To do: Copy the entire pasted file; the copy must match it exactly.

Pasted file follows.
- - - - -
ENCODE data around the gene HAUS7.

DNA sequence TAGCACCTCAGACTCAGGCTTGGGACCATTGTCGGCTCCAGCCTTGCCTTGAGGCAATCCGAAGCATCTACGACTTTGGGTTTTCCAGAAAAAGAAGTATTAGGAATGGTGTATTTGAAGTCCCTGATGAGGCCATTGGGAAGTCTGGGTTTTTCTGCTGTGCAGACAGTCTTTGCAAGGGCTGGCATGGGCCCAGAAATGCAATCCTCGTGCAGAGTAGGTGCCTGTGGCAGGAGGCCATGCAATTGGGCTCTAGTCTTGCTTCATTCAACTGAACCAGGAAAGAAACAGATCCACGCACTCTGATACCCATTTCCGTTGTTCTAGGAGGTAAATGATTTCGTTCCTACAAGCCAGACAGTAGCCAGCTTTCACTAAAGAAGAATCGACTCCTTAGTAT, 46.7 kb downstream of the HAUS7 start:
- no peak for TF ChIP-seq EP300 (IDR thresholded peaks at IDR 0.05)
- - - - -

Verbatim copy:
ENCODE data around the gene HAUS7.

DNA sequence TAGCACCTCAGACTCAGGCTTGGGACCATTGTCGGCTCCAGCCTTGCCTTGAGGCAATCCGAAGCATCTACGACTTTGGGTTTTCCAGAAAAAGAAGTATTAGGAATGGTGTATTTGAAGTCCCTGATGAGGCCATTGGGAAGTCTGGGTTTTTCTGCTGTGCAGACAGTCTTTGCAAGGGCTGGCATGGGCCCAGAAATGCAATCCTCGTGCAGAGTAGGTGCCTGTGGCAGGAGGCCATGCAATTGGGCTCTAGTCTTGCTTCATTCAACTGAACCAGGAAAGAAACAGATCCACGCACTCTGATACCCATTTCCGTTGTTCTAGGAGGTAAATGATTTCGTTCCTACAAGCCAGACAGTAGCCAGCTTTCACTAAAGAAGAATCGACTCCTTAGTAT, 46.7 kb downstream of the HAUS7 start:
- no peak for TF ChIP-seq EP300 (IDR thresholded peaks at IDR 0.05)